Scientists have succeeded in coupling remotely located ions. They have used a wire conductor. Scientists have showed that individual particles can sense one another through the mirrored charges they generate through a metal wire. University of California at Berkeley scientists connected two ions over a small span.
They slowed the cooling in one by cooling the other. Scientists also successfully cooled a second ion by cooling the first. They applied a resonator to the wire. The study has been published in the journal Physical Review Letters and in the journal Nature.
Cooling trapped charged particles has become a major part of modern physics. From quantum research to conducting precise metrology. Scientists have begun conducting experiments. These experiments involve sympathetic cooling. In involve Coulomb interactions between particles at very close distances. These experiments have proven fruitful. Scientists were able to conduct similar experiments with particles that are farther apart.
Scientists have shown that a wire conductor can be used to accomplish that goal, in the two new efforts. They have used an approach that is similar in some respects to the old tin-can telephone made by children. Ions tend to grow warmer due to their interactions with the environment, when left alone. Both experiments were designed around the fact.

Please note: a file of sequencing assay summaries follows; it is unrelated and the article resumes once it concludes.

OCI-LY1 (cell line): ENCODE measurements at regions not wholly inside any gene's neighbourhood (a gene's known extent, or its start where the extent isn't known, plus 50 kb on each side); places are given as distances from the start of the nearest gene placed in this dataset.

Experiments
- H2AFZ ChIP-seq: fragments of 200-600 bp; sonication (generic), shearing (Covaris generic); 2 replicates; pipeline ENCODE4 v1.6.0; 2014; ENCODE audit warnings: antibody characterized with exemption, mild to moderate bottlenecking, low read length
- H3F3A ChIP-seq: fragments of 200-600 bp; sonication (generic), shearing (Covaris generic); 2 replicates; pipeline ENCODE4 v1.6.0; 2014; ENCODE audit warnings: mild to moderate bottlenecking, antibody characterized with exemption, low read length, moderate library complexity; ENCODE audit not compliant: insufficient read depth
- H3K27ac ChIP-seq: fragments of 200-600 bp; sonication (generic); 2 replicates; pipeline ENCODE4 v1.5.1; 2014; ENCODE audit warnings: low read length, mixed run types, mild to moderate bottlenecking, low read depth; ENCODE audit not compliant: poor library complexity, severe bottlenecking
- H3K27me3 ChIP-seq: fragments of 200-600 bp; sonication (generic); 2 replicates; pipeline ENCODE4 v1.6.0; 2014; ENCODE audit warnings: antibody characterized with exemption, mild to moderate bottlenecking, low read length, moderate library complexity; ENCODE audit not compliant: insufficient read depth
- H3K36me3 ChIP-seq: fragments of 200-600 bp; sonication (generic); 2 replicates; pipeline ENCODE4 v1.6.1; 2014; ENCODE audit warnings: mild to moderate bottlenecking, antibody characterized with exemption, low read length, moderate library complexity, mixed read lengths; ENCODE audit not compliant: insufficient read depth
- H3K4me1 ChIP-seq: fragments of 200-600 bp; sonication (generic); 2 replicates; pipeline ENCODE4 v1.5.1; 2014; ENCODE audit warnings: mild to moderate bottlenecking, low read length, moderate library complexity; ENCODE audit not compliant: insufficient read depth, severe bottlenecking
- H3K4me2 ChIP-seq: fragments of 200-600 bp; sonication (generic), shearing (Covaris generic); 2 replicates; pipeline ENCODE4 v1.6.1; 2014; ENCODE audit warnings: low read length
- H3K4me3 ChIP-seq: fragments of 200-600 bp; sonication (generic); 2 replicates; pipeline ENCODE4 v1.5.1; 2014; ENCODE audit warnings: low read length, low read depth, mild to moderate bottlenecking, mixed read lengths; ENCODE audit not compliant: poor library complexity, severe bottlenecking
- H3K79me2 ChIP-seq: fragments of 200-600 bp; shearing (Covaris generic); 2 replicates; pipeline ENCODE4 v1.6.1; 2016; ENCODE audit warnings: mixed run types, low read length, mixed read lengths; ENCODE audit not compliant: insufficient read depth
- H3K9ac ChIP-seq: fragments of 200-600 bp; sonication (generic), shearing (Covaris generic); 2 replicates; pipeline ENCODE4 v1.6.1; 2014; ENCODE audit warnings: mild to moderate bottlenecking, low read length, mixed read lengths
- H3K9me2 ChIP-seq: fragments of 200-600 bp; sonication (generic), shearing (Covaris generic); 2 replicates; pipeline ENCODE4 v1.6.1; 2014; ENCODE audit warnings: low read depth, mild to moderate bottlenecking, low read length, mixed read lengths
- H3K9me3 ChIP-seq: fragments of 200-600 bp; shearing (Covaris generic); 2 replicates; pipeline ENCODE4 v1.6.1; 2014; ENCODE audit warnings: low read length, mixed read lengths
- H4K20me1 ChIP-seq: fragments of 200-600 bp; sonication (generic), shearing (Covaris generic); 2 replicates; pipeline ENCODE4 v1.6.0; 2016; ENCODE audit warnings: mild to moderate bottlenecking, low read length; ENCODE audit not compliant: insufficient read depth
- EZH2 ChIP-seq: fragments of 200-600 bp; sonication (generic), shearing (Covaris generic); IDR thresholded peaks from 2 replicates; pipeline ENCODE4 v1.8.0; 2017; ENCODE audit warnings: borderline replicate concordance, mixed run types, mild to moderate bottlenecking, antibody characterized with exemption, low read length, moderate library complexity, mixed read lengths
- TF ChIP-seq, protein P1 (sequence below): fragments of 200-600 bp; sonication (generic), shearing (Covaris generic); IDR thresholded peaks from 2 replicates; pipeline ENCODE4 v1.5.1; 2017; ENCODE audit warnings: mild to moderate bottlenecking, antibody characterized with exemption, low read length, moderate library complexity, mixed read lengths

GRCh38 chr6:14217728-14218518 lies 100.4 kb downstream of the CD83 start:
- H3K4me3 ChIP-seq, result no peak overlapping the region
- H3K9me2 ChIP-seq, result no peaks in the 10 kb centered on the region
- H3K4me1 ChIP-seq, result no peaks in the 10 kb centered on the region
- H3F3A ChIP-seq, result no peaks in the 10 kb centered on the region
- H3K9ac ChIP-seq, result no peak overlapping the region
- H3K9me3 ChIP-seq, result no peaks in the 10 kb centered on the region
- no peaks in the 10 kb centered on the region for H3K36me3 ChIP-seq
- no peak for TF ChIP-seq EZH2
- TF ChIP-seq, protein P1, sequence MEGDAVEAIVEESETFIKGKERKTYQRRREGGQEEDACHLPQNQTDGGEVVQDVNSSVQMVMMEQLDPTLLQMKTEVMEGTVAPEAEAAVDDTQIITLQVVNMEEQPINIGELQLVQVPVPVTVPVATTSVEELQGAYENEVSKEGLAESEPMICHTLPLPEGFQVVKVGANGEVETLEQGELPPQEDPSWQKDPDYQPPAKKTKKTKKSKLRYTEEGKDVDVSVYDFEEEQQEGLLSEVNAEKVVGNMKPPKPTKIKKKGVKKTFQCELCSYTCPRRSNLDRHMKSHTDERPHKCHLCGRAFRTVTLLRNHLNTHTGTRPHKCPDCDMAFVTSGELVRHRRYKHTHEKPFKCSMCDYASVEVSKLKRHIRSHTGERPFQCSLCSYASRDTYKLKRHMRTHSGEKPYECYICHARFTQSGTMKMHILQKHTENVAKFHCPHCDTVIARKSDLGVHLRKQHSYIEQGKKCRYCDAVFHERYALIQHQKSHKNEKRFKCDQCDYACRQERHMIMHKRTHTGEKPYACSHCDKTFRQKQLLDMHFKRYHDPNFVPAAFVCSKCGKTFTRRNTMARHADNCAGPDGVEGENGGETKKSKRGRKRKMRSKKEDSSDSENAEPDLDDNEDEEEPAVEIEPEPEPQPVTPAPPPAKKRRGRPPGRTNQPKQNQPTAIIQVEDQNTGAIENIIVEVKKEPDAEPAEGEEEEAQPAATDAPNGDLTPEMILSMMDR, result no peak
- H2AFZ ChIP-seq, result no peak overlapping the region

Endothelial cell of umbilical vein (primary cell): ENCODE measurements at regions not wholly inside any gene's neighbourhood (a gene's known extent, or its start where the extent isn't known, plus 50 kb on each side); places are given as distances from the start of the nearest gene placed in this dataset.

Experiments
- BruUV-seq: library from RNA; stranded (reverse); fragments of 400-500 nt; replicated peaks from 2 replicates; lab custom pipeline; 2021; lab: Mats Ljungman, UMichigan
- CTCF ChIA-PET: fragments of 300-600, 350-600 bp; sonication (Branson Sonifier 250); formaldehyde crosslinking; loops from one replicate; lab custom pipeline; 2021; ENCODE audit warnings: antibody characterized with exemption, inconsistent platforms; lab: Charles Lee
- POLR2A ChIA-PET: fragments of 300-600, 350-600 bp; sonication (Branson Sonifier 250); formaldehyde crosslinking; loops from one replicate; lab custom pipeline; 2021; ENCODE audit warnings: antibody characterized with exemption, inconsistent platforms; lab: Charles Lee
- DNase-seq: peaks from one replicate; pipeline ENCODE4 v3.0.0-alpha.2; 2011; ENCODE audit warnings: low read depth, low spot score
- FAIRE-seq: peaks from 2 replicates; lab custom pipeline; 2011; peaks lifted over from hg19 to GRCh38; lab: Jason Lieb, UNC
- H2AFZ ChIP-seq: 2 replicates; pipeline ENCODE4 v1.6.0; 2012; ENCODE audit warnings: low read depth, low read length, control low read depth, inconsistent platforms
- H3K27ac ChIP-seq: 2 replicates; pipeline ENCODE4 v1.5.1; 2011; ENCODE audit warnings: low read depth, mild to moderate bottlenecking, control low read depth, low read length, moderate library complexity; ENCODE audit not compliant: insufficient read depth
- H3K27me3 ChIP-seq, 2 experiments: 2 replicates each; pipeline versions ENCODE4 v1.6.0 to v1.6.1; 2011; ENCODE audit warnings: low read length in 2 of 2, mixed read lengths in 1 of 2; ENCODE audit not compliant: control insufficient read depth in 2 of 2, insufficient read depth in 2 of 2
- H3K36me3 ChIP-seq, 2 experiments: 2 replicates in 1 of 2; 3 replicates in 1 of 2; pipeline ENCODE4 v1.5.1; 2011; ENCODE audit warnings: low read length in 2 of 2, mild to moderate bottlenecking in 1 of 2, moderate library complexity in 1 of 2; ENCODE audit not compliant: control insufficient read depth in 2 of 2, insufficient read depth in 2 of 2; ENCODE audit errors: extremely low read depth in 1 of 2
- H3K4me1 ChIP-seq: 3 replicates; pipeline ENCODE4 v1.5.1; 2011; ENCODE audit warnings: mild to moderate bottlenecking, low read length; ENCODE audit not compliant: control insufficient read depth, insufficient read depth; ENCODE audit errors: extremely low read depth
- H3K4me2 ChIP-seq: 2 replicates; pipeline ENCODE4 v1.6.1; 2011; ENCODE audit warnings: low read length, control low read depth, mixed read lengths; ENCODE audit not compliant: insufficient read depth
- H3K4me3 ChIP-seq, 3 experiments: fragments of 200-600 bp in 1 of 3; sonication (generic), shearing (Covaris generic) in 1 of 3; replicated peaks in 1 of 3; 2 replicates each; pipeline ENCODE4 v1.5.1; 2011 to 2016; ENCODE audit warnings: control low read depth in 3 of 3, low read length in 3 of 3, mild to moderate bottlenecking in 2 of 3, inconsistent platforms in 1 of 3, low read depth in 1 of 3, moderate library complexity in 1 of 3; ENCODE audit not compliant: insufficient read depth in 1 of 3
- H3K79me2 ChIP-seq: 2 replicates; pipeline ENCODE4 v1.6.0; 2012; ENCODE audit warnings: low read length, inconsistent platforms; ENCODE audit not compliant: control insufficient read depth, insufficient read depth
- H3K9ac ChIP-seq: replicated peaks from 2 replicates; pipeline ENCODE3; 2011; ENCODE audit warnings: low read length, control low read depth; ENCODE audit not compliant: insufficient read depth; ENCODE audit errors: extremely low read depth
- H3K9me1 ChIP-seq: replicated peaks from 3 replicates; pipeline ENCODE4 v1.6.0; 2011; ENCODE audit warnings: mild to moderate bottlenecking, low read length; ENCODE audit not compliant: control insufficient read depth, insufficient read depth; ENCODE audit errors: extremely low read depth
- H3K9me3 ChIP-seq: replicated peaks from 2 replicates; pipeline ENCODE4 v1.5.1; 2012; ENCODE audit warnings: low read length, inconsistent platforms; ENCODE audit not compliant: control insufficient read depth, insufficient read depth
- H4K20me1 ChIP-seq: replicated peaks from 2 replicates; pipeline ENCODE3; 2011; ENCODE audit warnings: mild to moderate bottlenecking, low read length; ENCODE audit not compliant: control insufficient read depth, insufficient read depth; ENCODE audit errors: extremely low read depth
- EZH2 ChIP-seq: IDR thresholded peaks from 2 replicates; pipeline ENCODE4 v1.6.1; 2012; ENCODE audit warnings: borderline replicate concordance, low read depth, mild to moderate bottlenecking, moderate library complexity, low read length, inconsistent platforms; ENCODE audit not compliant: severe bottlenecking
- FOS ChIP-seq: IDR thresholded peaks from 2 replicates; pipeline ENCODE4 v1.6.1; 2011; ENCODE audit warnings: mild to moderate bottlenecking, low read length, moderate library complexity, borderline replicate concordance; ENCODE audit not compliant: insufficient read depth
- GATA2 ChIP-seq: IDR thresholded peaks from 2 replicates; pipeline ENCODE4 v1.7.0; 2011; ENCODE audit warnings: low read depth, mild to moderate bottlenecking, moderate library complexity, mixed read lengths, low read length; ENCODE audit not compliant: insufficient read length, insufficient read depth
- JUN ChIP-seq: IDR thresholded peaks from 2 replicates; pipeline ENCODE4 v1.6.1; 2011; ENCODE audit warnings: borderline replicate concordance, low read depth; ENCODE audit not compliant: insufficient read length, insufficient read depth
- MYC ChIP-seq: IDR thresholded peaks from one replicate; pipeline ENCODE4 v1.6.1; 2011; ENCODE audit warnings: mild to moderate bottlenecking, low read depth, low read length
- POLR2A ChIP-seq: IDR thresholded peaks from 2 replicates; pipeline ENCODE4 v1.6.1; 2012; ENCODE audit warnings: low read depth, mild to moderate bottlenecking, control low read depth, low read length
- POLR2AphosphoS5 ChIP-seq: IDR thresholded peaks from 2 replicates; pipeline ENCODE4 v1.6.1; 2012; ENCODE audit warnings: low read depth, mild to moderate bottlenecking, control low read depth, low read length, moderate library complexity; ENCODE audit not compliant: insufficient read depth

The first work involved trapping two calcium ions at a distance of 0.6 mm away from one another. The two traps were made by etching electrodes onto a planar wafer. Scientists connected a tiny wire between the two. They then cooled one of them while measuring the heat of the second. Scientists found that cooling the first ion slowed the rate of increase in heating of the second. The sympathetic cooling of the first ion had been conducted over the wire.
The second work was similar to the first. Scientists’ laser-cooled one of a pair of beryllium ions set 9 cm apart. Then they measured any changes to the second. They also added a resonator. It has increased the sympathetic cooling distance and strength. The result was cooling of the second ion.